Can my former spouse contest a declaration of nullity?

A declaration of nullity process does not wish to place the spouses in the position of adversaries, trying to determine fault or blame. Both spouses have equal voice in the review. He or she can present information, name witnesses, and have a procurator/advocate with whom to work. The petitioner has no advantage being the petitioner.

The review judge remains impartial to both parties. Sometimes one spouse attempts to turn the declaration of nullity process into a continuation of the arguments that were present at the divorce. The respondent may incorrectly see a petition as his or her spouse asking the Church to assign blame or condemn them for their actions in the marriage. The respondent may not understand how the Church can allow the so-called "guilty" person to request a declaration of nullity, and will tend to see the declaration of nullity as condoning the sinful actions of that spouse.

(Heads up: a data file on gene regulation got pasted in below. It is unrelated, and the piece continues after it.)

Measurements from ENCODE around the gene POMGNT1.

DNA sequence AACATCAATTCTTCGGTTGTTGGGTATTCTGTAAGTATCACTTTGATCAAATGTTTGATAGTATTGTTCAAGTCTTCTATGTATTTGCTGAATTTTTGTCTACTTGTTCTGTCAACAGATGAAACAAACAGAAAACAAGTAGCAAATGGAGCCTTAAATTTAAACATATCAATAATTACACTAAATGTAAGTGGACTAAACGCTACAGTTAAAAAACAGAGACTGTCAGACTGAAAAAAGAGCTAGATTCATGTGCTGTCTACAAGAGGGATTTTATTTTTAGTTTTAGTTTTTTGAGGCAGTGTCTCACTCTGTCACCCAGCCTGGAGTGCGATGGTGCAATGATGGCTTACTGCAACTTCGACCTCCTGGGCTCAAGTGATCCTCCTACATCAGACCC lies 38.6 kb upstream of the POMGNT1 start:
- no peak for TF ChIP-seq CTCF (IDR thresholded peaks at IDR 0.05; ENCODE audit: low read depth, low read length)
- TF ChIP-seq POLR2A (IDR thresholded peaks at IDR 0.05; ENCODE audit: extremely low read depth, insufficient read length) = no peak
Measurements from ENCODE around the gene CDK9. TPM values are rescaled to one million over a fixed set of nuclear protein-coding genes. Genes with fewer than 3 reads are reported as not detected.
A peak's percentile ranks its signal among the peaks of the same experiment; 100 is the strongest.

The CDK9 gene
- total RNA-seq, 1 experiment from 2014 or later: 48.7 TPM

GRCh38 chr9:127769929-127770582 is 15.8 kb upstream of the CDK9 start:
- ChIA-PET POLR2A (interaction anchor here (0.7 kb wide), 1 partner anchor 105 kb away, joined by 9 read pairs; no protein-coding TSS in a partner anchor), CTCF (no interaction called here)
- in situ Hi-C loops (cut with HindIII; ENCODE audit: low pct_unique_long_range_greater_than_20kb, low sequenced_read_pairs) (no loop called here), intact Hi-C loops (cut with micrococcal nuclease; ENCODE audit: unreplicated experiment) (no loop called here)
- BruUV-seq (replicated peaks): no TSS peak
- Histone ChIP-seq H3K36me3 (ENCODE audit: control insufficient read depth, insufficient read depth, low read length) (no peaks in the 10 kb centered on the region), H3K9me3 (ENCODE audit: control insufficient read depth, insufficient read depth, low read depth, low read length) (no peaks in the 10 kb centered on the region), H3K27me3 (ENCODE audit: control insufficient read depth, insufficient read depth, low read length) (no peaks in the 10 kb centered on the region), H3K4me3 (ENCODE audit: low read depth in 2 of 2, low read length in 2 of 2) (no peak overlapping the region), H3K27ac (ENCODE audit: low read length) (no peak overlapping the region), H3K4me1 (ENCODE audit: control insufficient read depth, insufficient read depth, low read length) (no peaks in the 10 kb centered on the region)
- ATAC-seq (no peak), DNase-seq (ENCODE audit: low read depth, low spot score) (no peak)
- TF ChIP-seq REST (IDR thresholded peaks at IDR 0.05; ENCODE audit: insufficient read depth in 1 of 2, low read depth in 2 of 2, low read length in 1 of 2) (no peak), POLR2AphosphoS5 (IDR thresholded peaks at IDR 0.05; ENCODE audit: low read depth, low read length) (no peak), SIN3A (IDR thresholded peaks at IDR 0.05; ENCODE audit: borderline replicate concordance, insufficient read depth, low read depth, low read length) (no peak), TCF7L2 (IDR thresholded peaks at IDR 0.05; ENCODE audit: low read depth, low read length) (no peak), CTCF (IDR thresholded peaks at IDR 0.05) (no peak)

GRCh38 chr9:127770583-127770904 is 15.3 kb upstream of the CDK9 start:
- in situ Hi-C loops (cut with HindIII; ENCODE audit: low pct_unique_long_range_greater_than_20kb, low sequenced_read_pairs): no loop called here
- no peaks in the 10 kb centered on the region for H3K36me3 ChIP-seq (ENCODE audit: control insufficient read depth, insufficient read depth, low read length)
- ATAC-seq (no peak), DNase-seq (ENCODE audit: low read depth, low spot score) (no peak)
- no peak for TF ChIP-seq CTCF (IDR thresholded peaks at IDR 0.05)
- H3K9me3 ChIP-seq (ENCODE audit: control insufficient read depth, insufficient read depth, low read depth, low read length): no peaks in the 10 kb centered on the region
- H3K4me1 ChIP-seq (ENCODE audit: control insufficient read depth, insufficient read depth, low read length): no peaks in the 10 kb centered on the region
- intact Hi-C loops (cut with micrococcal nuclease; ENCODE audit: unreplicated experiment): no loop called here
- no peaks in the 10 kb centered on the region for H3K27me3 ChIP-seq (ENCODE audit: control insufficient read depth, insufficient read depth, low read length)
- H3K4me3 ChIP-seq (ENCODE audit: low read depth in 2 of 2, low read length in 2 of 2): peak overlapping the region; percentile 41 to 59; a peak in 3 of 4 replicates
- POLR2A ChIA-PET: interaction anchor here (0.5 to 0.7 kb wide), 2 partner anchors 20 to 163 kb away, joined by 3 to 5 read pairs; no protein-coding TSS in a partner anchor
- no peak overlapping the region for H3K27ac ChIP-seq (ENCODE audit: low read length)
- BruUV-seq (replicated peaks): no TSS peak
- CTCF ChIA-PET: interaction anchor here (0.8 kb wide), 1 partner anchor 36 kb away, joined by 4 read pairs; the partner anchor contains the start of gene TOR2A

The spouses in the marriage are not judged; the bond of marriage is what is judged. The respondent is encouraged to actively participate in the proceedings. An attempt is made to answer all of the respondent's questions in a manner that assures this person that he or she is an equal participant in the process. Sometimes both parties join their efforts in seeking an affirmative decision. At other times, the respondent is indifferent towards the outcome. Speak up, present your case, consult with each other (Isaiah 45:21)